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Final Portrait Review - A Masterclass Production

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Final Portrait, from Sony Picture Classics, presents the story of the creative process of Swiss sculptor and painter Alberto Giacometti and art lover James Lord and how the two were brought together in the Paris Art Renaissance.

Directed and written by Stanley Tucci, Final Portrait stars Geoffrey Rush, Armie Hammer, Tony Shalhoub, Sylvie Testud and Clemence Poesy.

Final Portrait begins with James Lord, played by Armie Hammer, talking on the phone explaining his relationship to Alberto Giacometti, played by Geoffrey Rush, how they met a decade earlier and Alberto asked him to sit for him for a portrait, and he indicated it could be completed in a short amount of time.

The next day James Lord, who was a noted writer and was able to socialize in artist circles as he had a friendship with Pablo Picasso and his then mistress Dora Maar, was on his way to the studio of Giacometti's studio.


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A man of few words, Giacometti's single note recognition of any statement seemed to be the only moments when inflection was clear without texture or double meanings. And today his impeccably dressed and well kept friend who accepted his invitation to sit for him is arriving.

Day One of the portrait odyssey begins with Giacometti, who disheveled appearance seem to spill over into all areas of his life, puttering about, stopping to re-mold a statue, to find a canvass, to sit Lord in just the right place.

And so it began. With day one an enchanting, eye-opening experience to the creative process, we find as with James Lord, who expected the process to take three days, maybe four, the creative process for a master artist has levels with near perfection apparently the only attainable for one of Giacometti's level.

Soon, as the sitting begins to take on a life of its own with the outside world often interjecting itself as Giacometti's mistress/prostitute, Caroline, played by Clemence Poesy, shows up wanting a car.

Showing a rare smile, his obvious rapturous feelings of genuine happiness and joy, pleased that she was so happy, even as his wife, the long-suffering Annette Giacometti, couldn't ignore how she made him feel.

With the chaos of the outside world often imposing on the creative process, the sitting time would be short on some days, longer on the others, with Giacometti often wanting Lord to walk with him, musing over the world, art, lunch, often accompaied by a stroll through the cemetery.

Approaching a week, then ten days, we see the relationship is facing some frustration, as the invitation initially came as Lord was leaving Paris in a few days, and as the creative process continues to lengthen without what the artist considers a completed work, Lord's annoyance is turning into uncompleted creative anxiety.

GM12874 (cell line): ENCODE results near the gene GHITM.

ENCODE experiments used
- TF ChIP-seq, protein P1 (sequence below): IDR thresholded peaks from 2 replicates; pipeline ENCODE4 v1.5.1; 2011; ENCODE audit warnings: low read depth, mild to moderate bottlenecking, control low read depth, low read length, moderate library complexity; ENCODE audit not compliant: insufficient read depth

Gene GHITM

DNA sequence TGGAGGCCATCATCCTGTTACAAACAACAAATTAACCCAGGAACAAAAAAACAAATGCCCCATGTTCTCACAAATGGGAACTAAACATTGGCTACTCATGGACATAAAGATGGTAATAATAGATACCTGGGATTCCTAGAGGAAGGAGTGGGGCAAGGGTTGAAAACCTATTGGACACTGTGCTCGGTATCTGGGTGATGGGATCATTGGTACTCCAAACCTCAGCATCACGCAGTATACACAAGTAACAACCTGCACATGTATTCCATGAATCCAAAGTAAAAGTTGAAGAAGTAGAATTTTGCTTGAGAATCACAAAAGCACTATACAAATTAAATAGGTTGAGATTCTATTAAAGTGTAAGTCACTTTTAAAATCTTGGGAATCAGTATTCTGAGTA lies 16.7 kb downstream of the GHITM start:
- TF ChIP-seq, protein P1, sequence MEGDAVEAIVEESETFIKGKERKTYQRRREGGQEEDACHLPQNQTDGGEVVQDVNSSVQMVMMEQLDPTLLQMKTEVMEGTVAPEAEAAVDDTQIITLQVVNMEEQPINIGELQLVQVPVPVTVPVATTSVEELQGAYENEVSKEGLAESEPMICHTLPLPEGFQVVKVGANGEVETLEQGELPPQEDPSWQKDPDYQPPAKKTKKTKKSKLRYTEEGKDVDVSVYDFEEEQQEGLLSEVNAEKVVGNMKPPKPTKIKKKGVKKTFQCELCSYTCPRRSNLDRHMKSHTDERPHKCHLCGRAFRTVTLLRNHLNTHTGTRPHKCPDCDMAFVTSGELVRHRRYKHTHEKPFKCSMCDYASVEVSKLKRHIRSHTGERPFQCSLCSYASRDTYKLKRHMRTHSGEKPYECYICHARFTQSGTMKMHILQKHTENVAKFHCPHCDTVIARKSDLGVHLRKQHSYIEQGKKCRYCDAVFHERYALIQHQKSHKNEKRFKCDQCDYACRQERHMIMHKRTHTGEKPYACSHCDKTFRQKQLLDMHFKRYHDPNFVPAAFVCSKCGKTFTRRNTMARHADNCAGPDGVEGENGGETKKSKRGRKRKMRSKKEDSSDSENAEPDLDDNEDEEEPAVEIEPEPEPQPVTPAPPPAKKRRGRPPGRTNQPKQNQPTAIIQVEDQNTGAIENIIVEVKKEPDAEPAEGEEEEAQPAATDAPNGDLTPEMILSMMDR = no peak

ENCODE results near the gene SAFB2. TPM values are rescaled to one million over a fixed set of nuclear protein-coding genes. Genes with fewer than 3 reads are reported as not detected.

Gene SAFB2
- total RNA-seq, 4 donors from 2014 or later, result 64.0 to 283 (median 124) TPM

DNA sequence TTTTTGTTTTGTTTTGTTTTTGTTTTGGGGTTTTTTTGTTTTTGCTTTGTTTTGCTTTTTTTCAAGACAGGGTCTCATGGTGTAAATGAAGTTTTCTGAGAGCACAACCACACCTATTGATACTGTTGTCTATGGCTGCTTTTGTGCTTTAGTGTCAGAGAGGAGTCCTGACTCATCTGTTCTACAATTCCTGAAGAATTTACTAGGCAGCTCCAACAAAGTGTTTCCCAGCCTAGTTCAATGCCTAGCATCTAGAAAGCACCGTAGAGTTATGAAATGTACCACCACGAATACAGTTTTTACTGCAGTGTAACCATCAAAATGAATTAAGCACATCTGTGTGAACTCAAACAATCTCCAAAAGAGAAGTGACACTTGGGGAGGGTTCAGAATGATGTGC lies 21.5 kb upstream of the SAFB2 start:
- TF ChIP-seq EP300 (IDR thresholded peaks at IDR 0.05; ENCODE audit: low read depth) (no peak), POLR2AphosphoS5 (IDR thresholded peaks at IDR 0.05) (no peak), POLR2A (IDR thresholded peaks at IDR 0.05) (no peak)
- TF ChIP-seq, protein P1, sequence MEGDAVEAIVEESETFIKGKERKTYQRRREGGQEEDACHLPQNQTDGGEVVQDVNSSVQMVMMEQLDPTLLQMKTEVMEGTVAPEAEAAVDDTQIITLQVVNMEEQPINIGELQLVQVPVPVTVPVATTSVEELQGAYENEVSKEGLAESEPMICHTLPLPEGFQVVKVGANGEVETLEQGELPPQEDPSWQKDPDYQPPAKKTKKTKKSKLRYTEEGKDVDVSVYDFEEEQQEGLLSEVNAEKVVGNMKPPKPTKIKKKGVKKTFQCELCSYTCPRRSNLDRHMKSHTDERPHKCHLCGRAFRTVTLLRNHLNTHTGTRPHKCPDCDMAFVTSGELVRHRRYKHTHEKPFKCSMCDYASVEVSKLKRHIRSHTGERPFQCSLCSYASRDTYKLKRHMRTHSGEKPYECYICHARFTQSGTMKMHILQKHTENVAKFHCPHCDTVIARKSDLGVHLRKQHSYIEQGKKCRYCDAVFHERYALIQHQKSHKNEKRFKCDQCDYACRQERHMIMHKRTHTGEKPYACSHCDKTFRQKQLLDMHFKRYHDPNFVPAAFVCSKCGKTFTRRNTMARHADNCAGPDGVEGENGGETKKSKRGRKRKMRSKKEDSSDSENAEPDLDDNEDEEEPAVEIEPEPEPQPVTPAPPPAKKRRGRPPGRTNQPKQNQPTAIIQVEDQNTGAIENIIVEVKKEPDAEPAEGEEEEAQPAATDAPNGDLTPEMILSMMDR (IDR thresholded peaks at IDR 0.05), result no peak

They continue to meet twelve days, fourteen days, with an uncompleted work looming and to the naked untrained eye the portrait is completed and to the artist "the more one works on a picture the more impossible it become to finish it," Giacometti said.

Exasperation. Sixteen days, seventeen, Giacometti's studio is trashed. Caroline's pimps want more money. So James and Alberto head over to the local bar and pay them in a tense negotiation. Priceless works broken, his brother and assistant Diego, played by Tony Shalhoub, working to clean up the mess.

Eighteen days. Finally, James explains as Alberto pauses prepared to white out the entire completed work, how perfect the portrait looked.

Soon Alberto, Diego and James were all looking at the portrait with the two men, who seemed to secretly want him to stay around, attempting to convince him it was just taking shape. It would soon be complete. To no avail. James left for New York that day. The portrait also.

I really enjoyed Final Portrait. Not simply for the stage like quality, as it could easily be a play. Final Portrait, was attracting to me on multiple levels, the absorption into the creative process. It's complex simplicity. The willingness to abandon oneself to the process, whatever it is, whether it be sculpting, painting or writing. Or was it The Parisian Renaissance the time when in the 1960's when society was awakening and passion to express oneself, especially in a city known for freedom.


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For many reason, and yes the actors, Geoffrey Rush, who is masterclass to watch, the subtilties of his acknowledgments, his affirmative murmurs speaking volumes and of course Armie Hammer, who had to take the audience on his emotional journey without expression as sitting for a portrait is expressionless. Each volley with strength, with the simplest of gestures.

The supporting cast Tony Shalhoub, Sylvie Testud, and Clemence Posey each bring these layers to the relationship adding colors and balance almost tethering the unharnessed creative talent of Alberto. They hold him, so he doesn't get lost and is free to create.

Director Stanley Tucci is able to extract from his actors the ability to emote volumes with strength with no words. Final Portrait is an actors film, one to see to observe.

Final Portrait is a great film. It opens March 23, 2018. See it.

 

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